What followed was my first experience of the bliss of being totally absorbed by a creative venture. I ate, drank and slept that baby. I stayed after school, got in early, spent my lunch hours in sculpture lab. It was hard not to be there. It took the entire school year and was a great success; how could it not be when it was born of such devotion? I got an A+, lots of applause and the piece was chosen for the annual school show — where it was stolen, the first robbery of its kind since the school opened in 1859.

I was proud of that. I would have been devastated if it had been taken before I finished with it, but it was over and done and well photographed. I missed the sweetness of the project but I was blessed to know it again and again later in life, though never with quite the same intensity. My only grief is not knowing who took it. All these many years later, I still want to know.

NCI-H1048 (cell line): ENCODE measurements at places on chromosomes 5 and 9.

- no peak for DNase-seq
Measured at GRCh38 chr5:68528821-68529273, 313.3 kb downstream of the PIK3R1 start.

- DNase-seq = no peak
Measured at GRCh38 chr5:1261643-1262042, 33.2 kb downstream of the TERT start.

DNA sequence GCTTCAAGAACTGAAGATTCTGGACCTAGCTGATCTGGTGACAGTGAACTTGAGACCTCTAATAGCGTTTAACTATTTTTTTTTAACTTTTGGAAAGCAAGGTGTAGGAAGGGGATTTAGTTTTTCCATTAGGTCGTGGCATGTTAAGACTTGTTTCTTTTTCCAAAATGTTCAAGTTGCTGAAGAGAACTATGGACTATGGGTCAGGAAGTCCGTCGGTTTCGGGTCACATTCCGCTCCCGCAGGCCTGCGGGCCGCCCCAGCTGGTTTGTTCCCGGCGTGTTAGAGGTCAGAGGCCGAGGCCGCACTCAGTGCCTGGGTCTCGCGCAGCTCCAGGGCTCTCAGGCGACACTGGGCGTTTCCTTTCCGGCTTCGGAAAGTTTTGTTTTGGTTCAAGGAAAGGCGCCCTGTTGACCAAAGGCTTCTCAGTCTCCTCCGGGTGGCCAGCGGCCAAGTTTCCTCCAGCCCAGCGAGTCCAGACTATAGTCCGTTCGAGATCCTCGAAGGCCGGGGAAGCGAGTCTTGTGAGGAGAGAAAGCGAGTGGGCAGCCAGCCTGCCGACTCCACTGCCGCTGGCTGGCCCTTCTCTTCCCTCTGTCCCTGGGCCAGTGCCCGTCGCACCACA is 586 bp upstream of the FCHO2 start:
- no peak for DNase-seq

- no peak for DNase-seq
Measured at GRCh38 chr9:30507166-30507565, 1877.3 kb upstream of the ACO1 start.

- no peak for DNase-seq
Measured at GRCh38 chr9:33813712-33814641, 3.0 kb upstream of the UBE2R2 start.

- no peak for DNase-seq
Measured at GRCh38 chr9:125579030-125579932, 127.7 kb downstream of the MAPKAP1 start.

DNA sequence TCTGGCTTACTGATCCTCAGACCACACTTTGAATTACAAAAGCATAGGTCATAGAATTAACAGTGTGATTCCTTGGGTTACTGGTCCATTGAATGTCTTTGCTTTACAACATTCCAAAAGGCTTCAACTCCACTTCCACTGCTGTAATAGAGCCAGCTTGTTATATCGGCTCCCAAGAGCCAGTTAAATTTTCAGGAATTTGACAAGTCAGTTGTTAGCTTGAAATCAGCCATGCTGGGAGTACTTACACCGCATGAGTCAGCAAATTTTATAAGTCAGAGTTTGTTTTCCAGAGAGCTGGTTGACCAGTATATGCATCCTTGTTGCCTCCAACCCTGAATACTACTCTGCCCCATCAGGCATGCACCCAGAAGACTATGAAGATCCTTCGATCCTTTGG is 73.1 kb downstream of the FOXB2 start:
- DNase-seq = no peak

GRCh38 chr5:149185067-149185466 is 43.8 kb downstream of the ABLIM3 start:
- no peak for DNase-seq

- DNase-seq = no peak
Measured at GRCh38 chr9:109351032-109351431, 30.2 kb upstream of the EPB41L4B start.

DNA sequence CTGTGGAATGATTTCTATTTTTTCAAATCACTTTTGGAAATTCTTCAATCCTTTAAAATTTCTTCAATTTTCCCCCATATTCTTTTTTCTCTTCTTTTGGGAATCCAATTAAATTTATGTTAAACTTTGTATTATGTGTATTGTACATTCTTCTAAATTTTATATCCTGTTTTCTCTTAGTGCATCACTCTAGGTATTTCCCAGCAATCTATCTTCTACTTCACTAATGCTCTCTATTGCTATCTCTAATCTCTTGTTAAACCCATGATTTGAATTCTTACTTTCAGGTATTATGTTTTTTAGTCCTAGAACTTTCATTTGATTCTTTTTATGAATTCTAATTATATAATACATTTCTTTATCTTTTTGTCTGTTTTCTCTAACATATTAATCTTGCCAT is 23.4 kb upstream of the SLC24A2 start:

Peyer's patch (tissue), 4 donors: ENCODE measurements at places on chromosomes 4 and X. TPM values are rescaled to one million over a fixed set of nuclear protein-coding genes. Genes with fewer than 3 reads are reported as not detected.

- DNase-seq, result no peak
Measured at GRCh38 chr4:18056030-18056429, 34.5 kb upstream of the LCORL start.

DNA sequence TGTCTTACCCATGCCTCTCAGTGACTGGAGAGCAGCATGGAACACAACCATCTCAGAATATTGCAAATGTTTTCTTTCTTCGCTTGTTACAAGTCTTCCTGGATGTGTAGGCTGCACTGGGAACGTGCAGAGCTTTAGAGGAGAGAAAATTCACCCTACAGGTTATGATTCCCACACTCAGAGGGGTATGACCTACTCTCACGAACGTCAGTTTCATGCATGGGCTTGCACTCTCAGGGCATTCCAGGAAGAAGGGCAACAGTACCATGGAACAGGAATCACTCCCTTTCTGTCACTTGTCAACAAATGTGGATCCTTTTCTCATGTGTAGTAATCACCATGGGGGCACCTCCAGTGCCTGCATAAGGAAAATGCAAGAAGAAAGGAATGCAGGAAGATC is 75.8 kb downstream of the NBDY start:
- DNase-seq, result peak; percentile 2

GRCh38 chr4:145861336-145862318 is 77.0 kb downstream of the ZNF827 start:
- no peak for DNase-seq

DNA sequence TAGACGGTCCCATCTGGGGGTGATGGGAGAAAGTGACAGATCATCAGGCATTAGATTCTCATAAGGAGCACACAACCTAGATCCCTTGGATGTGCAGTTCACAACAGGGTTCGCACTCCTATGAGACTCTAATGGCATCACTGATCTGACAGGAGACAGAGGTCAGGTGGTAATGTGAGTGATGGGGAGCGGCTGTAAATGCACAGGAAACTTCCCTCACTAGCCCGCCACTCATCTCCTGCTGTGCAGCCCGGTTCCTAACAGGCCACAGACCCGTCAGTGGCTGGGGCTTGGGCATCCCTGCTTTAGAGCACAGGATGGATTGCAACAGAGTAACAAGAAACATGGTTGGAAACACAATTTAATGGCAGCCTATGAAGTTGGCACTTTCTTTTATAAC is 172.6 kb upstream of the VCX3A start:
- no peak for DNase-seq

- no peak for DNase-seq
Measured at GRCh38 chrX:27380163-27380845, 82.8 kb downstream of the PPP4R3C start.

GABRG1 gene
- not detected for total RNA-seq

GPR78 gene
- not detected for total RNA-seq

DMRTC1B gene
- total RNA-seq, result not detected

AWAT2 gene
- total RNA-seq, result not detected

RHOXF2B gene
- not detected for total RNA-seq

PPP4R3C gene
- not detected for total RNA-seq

"A longing for excitement can be satisfied without external means, within oneself; for creating is the most intense excitement one can come to know"
Anni Albers

Friday, April 16, 2010

About Autonomy

What I do in my studio is about freedom. In order to get by in this culture we need to conform to lots of rules. Our civilization would go to hell without them. Everybody that I consort with is clean, polite and most of the time discreet. We try to be responsible for ourselves and kind to each other. We brush our teeth and don't go to the grocery store naked. Not often. But when we write or paint or make music, we can do it any which way the spirit moves us. It is the place where we can be everything we are, rules and toothbrush be damned.

While I value the art school experience that was mine, I have consciously discarded some of the learning which was restrictive. Of course, it is helpful to know the rules before breaking them, kind of helps you to understand what you're doing. Conflict arises when those who have become supporters and purchasers of one's work spurn it as it evolves into something less familiar. The question then becomes a choice between moving ahead or pleasing one's audience and allowing the work to atrophy — and the freedom to become captivity.